During Elul, the Hebrew month leading up to Rosh Hashanah (the Jewish New Year) and Yom Kippur (the Day of Atonement), we feel the spiritual energy shift. We begin engaging in some serious introspection, hoping to change ourselves for the better. This transformative process is done with love. Embedded in the name of this month, Elul, is an acronym of a verse from Shir HaShirim, Song of Songs: “Ani l’dodi v’dodi li,” “I am my beloved’s and my beloved is mine.” The rabbis understand the epic love poem of Shir HaShirim as an allegory of the Jewish people’s loving relationship with God. This verse in particular reflects the spiritual connection between God and the Jewish people.
Throughout Elul, we blow the shofar every morning except Shabbat as a call to awaken and prepare for this season of repentance. We also read Psalm 27 asking God to support us in our journey to become our best selves.
In English, we call Rosh Hashanah and Yom Kippur the “High Holy Days.” In Hebrew, we refer to them as “Yamim Nora’im,” the Days of Awe. We use the process of Heshbon Nefesh, self reflection and accountability, to enable us to reach new spiritual heights and experience the profound awe of this season.
Elul guides us in being honest with ourselves in ways that do not encourage guilt, shame or harsh judgment. It shows us how to reflect on where we have been and what we created and experienced truthfully, with compassion.
It is by exploring with compassion and love, the tradition teaches, that we discover how to make amends, repair relationships and return to what we most value and cherish.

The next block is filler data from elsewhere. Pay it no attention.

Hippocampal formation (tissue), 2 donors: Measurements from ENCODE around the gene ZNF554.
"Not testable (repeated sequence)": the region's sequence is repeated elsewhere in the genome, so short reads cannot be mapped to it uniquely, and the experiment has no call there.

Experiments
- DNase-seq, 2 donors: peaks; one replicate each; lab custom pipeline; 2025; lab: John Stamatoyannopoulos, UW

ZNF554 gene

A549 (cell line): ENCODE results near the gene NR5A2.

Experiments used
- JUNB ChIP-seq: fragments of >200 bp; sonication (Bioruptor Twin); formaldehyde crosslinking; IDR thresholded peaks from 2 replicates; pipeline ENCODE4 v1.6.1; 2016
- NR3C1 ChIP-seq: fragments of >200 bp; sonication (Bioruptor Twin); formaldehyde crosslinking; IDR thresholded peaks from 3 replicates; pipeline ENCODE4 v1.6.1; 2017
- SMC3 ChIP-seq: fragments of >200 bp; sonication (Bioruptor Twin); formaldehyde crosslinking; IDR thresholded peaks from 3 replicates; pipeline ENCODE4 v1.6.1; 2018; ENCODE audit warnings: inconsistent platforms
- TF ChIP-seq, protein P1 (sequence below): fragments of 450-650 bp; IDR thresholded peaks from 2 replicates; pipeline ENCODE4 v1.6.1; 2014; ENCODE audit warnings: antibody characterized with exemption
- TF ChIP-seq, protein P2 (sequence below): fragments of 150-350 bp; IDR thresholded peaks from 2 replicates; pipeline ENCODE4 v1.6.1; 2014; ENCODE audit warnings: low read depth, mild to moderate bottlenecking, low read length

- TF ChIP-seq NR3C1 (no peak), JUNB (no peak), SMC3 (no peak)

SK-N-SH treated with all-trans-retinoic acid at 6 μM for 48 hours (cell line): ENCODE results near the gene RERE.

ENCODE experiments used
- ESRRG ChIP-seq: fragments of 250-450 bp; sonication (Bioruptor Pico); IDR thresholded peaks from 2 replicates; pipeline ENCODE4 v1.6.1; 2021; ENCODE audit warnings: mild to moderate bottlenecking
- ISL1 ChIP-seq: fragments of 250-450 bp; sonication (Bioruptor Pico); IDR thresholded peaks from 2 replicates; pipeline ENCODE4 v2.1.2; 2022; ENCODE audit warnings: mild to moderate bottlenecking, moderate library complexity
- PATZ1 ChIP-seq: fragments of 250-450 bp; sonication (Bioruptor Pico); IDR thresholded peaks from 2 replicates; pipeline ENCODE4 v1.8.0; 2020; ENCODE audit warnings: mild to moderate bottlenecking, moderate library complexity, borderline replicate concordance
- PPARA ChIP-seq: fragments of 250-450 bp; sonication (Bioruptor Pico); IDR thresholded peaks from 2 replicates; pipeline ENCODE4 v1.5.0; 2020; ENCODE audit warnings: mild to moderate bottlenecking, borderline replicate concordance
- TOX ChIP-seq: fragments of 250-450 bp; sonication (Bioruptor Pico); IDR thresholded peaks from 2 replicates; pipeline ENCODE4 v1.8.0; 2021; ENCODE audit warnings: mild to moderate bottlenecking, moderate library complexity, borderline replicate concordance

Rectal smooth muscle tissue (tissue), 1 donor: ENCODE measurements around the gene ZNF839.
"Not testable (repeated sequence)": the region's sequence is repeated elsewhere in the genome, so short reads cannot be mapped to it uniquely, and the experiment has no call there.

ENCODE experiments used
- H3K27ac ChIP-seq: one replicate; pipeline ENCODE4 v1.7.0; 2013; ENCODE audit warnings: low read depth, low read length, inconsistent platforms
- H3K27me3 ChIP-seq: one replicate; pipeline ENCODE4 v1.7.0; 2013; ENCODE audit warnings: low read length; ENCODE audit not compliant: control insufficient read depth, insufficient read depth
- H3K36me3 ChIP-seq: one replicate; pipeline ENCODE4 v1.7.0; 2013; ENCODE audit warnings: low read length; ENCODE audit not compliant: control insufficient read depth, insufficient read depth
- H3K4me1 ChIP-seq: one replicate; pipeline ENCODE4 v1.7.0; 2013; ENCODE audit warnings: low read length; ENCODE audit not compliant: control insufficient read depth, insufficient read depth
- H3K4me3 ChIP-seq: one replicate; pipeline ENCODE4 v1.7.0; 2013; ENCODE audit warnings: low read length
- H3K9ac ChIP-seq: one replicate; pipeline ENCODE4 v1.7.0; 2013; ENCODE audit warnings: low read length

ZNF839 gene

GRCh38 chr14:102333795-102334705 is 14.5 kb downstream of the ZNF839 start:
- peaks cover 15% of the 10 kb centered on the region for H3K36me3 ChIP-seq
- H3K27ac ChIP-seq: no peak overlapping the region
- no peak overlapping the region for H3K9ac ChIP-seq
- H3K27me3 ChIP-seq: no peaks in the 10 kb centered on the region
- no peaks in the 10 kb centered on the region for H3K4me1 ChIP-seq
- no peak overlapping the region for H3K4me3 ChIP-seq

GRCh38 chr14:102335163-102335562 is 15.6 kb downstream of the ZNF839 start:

The practices of Elul deliver us to the threshold of the New Year with the willingness to say “Hineni, here I am, beautiful and broken, flawed and perfect, and ready to step forward and live fully the gifts of a new beginning.”
—Rabbi Yael Levy
The Hebrew month of Elul leading into the High Holy Day season is an acronym for “I am my beloved and my beloved is mine.” It is a time of drawing close to God and repairing human relationships. These are the large letters that span the crown of glory. There is a third eye on the forehead which signifies the inner and outer vision working together during this period to uncover truths. The words Yamim Noraim, “Days of Awe” are written across the forehead, like a mantra. The three prongs of the crown on the right are related to Rosh Hashanah, while the three on the left are transitioning into and related to Yom Kippur (it is your job to determine the symbolism on these six!). The prong in the middle again emphasizes God’s place as Compassionate King during this period, and the opportunity for human choice—both in the symbol of the broken and whole heart, as well as the sheep which pass under staff, except one, which runs in the opposite direction.